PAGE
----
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Lake County Forest Preserves | Preservation, Restoration, Education and Recreation

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West Nile Virus faq


Questions & Answers

Q: What is your Mosquito Management Policy?

We follow a Mosquito Management Policy approved in 2003. The policy outlines how we control mosquitoes if they pose a significant health risk to preserve visitors or adjacent neighbors. We will not control nuisance mosquitoes that do not pose such a health risk. Instead, we will depend on natural ecosystem functions to keep mosquitoes in balance with the environment.

We provide information about the level of risk posed by WNV and what people can do to limit their exposure through public education, such as this website.

Our WNV Mosquito Management Technical Advisory Committee created the approved policy to guide future mosquito monitoring and management efforts in the preserves. This committee includes Federal, State and County public health, mosquito management, and conservation experts. Our policy also follows Centers for Disease Control recommendations.

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Q: How do you monitor and control mosquitoes?

We work with professional mosquito management consultants to identify sites where the types of mosquitoes capable of transmitting WNV may be breeding. We monitor mosquito populations at those sites, especially sites that receive high numbers of visitors or are located near areas with dense human populations.

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Q: What is larvicide, and how is it used to control mosquitoes?

Larvicide is an insecticide that is specifically targeted against the larval life stage of an insect. We apply larvicide to targeted areas where samples provided evidence of breeding Culex mosquitos. If applied, we use the most target-specific larvicide available. We currently use Bacillus sphaericus. This larvicide targets immature mosquitoes in breeding areas of standing water. Larvicide does not harm humans, birds or fish.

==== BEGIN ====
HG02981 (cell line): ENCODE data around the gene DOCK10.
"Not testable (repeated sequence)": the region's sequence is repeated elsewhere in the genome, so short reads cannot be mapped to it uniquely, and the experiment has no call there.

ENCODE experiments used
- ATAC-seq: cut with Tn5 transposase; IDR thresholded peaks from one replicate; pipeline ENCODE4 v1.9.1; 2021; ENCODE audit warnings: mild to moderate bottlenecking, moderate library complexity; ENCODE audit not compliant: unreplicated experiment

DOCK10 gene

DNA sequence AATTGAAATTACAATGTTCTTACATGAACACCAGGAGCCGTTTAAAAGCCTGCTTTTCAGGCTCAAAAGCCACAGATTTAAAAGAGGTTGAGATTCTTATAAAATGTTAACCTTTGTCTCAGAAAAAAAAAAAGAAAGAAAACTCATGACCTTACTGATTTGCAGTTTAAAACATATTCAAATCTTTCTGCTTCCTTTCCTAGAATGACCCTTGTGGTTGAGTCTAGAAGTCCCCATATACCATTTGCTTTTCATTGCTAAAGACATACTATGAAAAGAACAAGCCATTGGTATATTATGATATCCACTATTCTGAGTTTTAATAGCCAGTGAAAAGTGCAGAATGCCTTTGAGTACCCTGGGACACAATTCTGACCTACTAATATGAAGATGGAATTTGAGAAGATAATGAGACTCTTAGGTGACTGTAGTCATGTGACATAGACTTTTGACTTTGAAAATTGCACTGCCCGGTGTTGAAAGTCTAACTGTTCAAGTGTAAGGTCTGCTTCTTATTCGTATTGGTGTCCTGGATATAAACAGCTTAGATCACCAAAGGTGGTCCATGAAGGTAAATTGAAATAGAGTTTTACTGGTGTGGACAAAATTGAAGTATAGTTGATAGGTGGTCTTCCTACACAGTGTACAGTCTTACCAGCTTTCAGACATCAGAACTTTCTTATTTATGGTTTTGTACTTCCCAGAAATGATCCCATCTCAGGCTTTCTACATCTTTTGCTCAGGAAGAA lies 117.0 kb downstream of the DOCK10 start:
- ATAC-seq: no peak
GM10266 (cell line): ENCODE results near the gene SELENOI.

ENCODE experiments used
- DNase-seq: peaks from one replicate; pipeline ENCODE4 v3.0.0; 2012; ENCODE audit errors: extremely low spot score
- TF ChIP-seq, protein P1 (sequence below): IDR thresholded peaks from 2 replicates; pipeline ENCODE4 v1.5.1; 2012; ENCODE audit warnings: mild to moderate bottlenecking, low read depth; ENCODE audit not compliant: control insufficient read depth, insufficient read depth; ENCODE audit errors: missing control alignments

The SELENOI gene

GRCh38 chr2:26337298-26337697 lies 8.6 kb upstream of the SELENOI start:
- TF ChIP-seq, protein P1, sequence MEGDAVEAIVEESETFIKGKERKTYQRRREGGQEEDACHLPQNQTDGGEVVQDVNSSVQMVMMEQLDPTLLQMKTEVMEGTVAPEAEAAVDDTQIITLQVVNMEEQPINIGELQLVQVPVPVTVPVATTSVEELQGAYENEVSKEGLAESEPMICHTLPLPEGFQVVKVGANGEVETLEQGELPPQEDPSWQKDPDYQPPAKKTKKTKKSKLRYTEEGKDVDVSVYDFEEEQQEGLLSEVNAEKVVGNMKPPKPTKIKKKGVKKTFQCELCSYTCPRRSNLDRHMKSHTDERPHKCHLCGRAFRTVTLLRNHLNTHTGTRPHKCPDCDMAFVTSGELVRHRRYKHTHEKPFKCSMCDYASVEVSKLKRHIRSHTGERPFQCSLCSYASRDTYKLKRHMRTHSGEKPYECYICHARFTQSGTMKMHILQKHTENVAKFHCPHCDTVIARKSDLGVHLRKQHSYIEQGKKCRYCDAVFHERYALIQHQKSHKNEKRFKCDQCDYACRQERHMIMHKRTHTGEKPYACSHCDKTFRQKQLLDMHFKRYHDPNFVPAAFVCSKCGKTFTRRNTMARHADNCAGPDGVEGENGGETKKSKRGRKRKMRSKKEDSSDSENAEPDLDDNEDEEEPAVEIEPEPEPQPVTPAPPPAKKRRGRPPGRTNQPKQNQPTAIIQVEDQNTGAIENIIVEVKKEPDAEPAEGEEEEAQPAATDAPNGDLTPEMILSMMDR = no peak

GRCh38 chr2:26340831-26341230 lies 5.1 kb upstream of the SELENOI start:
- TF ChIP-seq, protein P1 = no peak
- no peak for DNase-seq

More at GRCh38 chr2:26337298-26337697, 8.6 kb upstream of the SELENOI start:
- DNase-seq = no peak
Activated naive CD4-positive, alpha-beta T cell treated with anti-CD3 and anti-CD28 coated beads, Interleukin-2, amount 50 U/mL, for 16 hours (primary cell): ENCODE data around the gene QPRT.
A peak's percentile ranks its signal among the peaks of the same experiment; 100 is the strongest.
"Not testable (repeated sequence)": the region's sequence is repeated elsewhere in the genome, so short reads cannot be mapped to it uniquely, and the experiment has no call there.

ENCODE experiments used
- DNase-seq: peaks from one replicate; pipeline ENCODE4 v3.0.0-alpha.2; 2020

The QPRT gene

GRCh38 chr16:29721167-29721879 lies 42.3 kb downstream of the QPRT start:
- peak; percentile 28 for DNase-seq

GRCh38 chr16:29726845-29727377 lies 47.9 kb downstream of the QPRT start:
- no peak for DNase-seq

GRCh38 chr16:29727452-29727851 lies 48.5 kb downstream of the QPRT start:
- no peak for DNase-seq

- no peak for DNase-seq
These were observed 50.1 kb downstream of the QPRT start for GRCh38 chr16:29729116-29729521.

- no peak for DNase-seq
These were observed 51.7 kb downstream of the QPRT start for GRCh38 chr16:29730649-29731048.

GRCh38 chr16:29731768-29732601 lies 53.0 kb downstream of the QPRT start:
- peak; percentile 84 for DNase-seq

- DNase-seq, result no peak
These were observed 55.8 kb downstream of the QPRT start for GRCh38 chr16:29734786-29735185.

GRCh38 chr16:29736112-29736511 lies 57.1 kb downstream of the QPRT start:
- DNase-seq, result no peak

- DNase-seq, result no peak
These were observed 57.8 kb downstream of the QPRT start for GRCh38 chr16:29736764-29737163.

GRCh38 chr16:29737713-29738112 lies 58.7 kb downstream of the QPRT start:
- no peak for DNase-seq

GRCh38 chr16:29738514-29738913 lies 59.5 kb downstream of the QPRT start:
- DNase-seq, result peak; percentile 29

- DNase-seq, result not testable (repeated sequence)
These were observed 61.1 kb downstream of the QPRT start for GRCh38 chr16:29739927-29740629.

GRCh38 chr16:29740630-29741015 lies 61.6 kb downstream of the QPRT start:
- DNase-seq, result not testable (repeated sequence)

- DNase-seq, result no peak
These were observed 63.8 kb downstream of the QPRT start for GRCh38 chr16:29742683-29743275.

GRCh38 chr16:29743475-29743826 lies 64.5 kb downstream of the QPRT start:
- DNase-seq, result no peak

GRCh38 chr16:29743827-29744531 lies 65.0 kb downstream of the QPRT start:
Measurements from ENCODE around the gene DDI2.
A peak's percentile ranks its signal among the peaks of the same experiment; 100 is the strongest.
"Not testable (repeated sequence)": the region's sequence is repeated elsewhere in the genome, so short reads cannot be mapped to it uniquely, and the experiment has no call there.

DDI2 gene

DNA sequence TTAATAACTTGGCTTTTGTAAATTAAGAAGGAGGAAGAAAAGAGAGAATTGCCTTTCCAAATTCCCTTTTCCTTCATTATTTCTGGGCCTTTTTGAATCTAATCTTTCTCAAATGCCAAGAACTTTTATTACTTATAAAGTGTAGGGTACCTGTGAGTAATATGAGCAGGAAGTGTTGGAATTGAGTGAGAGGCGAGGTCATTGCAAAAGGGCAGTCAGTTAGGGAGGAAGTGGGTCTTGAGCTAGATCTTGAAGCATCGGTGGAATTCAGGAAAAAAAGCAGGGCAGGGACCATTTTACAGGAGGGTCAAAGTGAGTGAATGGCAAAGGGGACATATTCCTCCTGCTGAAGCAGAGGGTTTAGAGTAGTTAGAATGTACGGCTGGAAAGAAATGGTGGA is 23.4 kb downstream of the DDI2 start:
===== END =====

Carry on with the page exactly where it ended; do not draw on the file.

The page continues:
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Q: What is adulticide, and how is it used to control mosquitoes?

Adulticide is an insecticide that is specifically targeted against the mature adult life stage of an insect.Only in extreme circumstances do we consider spraying for adult mosquitoes due to questions about the effectiveness of spraying and the potential for ecological damage. Research on the effects of using adulticide is ongoing. This method is only used as a last resort and may be ineffective in a natural setting because the compound must come into contact with an insect to kill it. In natural areas, such as prairies or woodlands, mosquitoes often inhabit areas under leaves or in dense vegetation where they may escape contact. Ideally, adulticide is sprayed in open areas interspersed with roads or trails.

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Q: How can I protect myself from West Nile Virus?

Wear light-colored clothing with long sleeves, long pants and socks while outdoors for extended periods. In problem areas, spray clothing with repellents containing DEET or permethrin, avoid spraying these directly onto your skin. Some herbal repellents are effective; try different products to find one that works for you. Limit your time outdoors between dusk and dawn, which is peak mosquito time.

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Q: How can I reduce mosquito populations around my home?

Mosquitos require standing water to breed. Routinely empty water from your flowerpots, pet bowls, clogged rain gutters and other catch basins where mosquitoes will lay eggs. Frequently clean and refill birdbaths. Drill drainage holes in tires used in boat docks, landscaping or tire swings.